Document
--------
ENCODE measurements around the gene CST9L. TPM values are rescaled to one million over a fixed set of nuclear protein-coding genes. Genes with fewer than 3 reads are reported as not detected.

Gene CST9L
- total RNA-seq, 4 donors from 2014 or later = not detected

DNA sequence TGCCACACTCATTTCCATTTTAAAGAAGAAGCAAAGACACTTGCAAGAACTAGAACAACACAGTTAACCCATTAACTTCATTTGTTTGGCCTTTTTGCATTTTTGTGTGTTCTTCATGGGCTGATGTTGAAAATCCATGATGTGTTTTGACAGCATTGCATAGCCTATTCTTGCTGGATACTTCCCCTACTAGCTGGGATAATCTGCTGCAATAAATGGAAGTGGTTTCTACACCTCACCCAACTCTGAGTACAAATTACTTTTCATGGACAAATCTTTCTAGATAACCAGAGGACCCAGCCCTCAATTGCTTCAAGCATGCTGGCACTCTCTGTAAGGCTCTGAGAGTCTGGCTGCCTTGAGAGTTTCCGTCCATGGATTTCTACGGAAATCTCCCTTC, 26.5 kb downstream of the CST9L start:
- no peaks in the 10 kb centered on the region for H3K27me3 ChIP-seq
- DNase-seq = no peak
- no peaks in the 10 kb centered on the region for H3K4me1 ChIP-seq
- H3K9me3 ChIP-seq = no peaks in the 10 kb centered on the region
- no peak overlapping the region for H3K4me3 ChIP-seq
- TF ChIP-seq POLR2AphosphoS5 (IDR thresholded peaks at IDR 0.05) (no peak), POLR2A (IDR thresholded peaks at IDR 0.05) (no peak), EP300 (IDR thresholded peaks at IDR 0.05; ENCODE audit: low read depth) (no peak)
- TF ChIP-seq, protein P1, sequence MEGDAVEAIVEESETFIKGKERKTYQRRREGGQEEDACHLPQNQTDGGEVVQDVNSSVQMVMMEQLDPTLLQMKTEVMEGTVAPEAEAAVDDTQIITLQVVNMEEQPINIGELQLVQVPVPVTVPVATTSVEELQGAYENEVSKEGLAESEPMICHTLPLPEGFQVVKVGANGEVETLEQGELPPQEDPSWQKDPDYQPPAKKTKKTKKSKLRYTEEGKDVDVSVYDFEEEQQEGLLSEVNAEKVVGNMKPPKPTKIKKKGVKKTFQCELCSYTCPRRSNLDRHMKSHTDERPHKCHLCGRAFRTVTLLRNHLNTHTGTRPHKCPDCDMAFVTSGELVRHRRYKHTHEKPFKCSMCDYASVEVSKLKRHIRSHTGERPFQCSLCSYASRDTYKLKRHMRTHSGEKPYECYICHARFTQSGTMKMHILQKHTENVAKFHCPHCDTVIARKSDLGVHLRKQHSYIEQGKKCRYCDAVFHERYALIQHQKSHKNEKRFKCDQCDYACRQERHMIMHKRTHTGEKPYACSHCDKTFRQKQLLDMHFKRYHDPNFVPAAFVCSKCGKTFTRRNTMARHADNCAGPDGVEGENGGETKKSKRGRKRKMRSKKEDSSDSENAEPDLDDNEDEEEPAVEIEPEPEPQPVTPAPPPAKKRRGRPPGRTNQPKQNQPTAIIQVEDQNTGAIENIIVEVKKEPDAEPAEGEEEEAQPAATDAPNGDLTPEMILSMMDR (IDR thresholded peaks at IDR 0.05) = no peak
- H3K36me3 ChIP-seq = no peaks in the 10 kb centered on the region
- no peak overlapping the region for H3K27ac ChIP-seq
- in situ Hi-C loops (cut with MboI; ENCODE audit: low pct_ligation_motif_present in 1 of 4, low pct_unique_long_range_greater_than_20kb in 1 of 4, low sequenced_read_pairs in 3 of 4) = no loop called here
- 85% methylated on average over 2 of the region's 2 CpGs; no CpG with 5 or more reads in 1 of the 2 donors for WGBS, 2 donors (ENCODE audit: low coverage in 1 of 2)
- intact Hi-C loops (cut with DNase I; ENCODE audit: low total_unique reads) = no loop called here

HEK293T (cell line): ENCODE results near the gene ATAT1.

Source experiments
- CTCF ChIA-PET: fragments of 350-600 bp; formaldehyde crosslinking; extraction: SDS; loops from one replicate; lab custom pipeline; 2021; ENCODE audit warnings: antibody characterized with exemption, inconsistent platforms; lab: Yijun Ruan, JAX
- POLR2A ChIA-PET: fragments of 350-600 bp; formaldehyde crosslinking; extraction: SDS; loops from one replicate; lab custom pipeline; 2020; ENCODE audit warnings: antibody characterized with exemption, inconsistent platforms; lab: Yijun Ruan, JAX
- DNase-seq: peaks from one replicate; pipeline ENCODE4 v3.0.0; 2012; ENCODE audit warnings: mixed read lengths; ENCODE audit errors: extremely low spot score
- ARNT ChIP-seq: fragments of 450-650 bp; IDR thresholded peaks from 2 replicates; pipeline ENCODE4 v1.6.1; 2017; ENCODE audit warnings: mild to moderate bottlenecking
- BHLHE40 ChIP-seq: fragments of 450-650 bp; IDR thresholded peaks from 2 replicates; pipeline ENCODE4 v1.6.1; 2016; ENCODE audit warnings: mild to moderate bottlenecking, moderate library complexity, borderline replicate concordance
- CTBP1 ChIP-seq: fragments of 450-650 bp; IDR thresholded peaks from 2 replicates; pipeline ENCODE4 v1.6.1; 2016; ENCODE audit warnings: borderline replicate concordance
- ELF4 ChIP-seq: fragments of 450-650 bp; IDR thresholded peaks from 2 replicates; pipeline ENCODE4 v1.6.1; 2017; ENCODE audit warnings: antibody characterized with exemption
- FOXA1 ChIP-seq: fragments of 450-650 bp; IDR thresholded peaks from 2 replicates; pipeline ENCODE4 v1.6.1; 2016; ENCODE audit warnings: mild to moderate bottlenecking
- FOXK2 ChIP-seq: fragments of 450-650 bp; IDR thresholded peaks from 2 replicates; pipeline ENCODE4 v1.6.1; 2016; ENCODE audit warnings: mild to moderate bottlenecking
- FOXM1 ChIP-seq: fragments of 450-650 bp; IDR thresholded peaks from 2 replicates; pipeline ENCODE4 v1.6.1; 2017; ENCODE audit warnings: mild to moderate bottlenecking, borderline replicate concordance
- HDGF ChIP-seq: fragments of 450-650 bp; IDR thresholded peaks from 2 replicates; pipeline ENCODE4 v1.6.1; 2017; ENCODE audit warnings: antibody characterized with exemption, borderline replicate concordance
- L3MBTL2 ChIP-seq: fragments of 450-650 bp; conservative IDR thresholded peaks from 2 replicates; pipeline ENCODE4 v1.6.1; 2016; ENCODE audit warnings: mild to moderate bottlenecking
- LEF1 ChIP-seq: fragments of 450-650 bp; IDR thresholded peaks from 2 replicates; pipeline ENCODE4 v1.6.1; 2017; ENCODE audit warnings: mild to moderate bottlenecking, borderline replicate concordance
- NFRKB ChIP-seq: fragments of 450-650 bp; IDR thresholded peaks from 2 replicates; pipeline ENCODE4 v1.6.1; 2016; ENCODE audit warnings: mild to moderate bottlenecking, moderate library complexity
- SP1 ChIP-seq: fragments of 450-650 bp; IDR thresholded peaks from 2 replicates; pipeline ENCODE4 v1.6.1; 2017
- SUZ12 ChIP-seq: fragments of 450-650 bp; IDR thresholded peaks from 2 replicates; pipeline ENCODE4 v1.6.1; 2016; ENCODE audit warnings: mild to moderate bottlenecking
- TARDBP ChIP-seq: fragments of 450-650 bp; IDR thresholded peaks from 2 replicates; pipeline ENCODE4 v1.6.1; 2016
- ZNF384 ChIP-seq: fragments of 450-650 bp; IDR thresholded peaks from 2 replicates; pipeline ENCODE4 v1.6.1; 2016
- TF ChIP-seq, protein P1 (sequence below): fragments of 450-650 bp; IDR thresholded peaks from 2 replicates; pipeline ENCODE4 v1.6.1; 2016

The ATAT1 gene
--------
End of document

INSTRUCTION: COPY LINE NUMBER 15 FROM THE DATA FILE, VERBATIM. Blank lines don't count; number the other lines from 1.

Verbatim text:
- 85% methylated on average over 2 of the region's 2 CpGs; no CpG with 5 or more reads in 1 of the 2 donors for WGBS, 2 donors (ENCODE audit: low coverage in 1 of 2)